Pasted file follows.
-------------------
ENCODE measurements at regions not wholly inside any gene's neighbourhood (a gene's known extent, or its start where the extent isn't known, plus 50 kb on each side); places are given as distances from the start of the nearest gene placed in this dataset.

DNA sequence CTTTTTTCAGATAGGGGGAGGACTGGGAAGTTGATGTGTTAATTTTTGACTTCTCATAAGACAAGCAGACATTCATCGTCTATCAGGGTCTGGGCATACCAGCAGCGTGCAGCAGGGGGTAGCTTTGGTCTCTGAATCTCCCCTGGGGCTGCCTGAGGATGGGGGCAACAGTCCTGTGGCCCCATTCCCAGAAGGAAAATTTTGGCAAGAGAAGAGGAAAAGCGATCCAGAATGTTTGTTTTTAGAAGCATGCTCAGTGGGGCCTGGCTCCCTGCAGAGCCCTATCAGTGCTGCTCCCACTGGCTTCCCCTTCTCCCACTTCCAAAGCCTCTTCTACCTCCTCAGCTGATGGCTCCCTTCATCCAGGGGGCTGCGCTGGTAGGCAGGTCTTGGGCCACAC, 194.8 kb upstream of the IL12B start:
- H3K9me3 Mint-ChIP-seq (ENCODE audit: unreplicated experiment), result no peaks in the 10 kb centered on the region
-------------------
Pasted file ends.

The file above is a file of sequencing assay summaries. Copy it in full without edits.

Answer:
ENCODE measurements at regions not wholly inside any gene's neighbourhood (a gene's known extent, or its start where the extent isn't known, plus 50 kb on each side); places are given as distances from the start of the nearest gene placed in this dataset.

DNA sequence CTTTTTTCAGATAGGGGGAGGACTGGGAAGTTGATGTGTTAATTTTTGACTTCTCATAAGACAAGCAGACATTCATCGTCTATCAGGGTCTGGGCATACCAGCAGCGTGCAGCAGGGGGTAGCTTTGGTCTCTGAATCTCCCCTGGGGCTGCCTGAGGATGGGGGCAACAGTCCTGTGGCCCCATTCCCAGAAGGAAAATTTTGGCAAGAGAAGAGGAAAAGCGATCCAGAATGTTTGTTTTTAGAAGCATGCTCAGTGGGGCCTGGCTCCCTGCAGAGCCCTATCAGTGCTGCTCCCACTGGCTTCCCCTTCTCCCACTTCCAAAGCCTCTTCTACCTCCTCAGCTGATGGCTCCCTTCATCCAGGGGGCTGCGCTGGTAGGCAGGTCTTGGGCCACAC, 194.8 kb upstream of the IL12B start:
- H3K9me3 Mint-ChIP-seq (ENCODE audit: unreplicated experiment), result no peaks in the 10 kb centered on the region